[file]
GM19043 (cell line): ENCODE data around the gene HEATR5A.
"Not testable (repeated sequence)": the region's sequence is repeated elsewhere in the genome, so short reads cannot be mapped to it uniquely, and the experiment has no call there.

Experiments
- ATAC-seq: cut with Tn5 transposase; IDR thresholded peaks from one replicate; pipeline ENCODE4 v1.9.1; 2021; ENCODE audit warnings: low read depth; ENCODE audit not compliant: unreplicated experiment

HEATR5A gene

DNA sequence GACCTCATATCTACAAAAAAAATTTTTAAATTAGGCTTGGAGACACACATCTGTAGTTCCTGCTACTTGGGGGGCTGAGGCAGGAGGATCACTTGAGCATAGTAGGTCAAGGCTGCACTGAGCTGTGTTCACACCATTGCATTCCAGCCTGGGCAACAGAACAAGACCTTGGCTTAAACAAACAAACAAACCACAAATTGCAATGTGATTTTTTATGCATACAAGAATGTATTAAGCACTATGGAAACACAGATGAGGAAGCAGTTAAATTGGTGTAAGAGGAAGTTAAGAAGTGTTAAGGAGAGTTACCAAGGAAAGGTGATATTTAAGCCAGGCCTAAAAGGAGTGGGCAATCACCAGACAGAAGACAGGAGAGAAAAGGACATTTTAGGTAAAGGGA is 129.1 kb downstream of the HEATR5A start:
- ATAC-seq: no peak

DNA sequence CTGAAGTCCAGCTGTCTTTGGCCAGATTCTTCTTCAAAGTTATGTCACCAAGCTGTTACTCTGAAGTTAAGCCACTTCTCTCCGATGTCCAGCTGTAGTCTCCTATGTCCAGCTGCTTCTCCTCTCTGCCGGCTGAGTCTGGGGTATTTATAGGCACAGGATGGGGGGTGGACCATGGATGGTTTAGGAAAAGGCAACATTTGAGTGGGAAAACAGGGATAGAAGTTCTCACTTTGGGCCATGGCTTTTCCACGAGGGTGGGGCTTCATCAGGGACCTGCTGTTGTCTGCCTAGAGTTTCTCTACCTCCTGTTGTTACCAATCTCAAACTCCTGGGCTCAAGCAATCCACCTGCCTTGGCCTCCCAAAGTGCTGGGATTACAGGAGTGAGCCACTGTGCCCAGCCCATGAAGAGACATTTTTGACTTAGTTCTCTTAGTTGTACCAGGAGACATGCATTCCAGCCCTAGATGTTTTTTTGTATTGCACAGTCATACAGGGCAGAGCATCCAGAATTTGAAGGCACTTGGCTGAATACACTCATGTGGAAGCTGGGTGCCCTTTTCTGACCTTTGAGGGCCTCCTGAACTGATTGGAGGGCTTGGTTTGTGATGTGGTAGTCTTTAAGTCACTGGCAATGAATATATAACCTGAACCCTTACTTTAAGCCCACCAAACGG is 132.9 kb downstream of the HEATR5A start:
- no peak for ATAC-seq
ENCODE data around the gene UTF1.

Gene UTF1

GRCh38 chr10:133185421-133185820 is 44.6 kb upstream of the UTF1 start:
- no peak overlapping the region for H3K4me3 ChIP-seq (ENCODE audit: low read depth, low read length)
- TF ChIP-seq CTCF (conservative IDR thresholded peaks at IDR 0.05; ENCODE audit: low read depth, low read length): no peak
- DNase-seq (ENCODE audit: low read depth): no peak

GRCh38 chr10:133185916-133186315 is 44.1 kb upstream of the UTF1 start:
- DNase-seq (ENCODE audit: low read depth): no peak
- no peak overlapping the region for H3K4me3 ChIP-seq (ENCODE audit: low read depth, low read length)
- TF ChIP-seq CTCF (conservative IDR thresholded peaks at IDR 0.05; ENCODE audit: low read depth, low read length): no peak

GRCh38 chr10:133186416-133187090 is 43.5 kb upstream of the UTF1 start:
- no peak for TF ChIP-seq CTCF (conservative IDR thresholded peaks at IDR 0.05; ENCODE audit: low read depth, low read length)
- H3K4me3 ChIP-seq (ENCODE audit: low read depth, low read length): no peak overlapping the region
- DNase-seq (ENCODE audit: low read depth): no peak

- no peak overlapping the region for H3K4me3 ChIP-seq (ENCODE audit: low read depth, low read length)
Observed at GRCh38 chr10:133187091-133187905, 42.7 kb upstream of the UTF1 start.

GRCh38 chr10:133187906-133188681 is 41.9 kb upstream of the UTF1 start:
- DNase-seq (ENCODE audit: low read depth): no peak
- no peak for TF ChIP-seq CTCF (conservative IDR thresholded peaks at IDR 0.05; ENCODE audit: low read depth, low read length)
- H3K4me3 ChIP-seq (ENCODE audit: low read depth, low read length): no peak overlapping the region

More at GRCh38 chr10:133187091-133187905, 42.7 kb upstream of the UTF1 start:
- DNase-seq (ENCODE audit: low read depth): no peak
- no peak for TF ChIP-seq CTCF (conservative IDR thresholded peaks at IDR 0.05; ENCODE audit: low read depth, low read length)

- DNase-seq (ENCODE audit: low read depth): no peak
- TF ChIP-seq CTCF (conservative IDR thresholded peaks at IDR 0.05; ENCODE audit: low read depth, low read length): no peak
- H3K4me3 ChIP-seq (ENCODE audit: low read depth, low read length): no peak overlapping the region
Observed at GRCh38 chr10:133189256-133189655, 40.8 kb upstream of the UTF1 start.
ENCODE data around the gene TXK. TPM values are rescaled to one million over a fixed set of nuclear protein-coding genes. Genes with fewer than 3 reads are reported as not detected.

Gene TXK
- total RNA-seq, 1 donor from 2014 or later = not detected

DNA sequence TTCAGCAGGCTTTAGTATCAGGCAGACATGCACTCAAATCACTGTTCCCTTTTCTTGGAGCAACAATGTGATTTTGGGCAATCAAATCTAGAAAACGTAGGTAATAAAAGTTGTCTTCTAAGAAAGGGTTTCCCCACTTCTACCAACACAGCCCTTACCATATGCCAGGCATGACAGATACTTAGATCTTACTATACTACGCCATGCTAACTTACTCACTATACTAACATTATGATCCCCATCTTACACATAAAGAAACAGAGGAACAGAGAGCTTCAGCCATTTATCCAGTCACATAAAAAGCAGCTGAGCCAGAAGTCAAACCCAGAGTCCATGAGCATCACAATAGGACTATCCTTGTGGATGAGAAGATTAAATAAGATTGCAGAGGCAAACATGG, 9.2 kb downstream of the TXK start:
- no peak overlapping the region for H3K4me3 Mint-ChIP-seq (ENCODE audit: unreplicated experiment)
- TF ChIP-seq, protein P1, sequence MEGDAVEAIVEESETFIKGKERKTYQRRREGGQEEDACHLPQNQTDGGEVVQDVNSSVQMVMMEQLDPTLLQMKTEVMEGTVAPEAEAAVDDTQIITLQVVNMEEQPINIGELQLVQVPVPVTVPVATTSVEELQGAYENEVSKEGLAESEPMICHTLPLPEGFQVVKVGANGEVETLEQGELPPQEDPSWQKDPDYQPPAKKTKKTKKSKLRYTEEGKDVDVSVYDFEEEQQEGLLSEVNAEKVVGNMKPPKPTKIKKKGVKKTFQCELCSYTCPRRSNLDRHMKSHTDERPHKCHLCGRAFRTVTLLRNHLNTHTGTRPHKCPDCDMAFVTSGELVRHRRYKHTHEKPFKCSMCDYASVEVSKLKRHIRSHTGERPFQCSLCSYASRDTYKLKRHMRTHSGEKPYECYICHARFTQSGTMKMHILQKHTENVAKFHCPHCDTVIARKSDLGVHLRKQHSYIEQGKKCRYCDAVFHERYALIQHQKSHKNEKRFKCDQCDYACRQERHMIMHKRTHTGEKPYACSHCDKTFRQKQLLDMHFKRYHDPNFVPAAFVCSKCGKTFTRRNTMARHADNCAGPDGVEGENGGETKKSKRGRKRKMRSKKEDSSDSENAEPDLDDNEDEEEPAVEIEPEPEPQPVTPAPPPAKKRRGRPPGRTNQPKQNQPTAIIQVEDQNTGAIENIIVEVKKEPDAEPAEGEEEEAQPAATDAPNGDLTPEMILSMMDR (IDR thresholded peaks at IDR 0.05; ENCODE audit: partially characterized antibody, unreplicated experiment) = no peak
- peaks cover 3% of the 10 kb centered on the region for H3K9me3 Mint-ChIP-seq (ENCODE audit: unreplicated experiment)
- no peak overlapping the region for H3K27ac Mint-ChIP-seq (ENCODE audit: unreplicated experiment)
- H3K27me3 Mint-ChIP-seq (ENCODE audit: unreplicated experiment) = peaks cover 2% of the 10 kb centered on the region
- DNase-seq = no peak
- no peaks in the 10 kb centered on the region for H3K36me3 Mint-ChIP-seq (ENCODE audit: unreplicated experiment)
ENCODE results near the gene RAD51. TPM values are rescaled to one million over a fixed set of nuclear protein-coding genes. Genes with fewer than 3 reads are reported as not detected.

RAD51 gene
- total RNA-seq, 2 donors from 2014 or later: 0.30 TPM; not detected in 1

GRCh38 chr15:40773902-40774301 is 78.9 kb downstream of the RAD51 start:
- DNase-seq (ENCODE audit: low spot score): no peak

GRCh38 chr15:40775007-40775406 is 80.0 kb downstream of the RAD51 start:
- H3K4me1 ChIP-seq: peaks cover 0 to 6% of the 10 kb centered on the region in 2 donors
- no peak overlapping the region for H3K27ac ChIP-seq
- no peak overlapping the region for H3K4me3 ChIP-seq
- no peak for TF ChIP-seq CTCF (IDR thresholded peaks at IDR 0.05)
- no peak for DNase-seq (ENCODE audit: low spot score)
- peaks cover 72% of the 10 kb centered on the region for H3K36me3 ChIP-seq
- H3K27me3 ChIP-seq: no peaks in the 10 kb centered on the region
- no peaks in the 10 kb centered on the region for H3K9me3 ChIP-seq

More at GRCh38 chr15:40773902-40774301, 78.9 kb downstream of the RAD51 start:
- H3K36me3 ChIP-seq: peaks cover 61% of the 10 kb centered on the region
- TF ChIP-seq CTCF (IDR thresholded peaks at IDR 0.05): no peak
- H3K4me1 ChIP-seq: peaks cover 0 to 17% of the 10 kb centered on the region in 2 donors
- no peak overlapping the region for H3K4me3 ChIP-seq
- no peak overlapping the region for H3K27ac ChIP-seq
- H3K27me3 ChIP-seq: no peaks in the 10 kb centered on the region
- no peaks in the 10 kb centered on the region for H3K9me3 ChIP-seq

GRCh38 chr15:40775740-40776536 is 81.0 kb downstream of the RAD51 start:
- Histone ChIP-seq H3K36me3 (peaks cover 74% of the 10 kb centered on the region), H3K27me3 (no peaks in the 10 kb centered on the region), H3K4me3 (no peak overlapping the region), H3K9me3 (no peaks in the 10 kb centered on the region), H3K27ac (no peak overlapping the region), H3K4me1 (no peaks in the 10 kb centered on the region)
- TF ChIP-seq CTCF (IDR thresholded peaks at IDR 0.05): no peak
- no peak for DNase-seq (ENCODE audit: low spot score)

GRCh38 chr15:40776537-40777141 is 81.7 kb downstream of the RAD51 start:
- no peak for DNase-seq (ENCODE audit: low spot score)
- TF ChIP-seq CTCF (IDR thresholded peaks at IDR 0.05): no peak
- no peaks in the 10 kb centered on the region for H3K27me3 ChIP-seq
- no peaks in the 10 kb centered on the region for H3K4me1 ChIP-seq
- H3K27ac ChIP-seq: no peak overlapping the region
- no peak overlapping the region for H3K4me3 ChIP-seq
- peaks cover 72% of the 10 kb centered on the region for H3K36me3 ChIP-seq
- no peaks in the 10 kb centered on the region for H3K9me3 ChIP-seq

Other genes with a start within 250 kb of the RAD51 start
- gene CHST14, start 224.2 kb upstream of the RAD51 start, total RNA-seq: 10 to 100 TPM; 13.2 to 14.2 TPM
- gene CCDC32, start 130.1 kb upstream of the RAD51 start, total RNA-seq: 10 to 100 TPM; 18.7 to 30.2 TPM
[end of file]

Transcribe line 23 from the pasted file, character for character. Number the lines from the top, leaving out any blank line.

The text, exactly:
- DNase-seq (ENCODE audit: low read depth): no peak